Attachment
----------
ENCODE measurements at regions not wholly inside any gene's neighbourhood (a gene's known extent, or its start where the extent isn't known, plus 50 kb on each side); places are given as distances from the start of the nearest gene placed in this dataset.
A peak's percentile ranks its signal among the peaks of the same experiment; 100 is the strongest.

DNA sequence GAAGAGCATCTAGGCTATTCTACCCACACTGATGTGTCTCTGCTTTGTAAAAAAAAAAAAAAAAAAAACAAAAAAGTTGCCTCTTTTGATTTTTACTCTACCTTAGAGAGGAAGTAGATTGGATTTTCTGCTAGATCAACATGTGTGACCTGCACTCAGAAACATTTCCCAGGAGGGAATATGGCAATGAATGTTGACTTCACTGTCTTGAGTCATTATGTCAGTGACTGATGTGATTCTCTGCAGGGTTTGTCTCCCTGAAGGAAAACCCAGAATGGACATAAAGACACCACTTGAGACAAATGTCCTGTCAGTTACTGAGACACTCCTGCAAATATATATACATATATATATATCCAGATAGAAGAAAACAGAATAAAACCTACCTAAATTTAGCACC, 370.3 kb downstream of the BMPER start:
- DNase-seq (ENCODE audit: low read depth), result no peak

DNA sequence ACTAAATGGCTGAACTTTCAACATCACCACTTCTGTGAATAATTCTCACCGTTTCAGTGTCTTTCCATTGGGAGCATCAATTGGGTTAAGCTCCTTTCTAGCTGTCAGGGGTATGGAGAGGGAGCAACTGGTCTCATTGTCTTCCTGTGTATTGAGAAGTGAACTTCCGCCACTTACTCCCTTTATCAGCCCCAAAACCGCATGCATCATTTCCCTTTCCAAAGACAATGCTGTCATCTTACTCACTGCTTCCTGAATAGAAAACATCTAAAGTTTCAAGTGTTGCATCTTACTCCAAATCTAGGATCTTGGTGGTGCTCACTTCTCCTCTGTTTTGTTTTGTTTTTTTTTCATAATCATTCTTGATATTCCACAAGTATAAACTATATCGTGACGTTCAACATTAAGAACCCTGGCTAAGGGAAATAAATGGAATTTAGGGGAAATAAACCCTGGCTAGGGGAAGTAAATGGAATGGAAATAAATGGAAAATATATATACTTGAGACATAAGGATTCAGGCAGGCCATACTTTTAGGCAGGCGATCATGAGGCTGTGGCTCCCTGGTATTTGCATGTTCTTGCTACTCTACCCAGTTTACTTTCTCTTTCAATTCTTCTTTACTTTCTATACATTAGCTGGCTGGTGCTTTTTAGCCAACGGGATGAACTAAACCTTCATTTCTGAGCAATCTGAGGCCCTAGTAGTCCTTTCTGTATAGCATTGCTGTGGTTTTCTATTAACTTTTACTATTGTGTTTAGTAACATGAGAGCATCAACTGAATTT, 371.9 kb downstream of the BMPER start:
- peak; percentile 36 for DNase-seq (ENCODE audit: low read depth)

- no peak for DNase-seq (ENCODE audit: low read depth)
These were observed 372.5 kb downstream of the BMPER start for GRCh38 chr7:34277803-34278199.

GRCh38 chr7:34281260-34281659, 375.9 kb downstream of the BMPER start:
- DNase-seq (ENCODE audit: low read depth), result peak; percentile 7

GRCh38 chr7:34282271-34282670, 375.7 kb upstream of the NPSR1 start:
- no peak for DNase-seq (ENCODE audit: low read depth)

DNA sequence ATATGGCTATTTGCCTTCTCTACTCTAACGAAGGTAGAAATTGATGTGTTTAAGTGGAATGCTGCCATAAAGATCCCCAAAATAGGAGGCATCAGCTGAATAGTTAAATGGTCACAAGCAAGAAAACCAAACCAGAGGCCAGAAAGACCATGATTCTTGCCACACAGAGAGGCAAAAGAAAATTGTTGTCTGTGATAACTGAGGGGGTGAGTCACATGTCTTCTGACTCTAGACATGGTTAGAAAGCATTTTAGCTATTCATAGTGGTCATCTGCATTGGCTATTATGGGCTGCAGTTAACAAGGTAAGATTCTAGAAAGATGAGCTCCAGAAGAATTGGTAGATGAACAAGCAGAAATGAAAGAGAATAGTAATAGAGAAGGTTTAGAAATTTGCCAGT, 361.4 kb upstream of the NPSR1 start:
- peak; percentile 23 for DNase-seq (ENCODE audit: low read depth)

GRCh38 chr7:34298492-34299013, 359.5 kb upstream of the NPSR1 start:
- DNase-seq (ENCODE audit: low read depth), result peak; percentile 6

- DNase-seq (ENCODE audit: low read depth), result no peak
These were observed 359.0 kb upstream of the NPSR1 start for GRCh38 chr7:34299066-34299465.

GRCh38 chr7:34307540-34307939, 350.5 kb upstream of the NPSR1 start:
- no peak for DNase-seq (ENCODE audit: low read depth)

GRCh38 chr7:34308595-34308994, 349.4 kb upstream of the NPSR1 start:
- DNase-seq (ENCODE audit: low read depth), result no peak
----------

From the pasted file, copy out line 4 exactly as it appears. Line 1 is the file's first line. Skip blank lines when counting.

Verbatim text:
- DNase-seq (ENCODE audit: low read depth), result no peak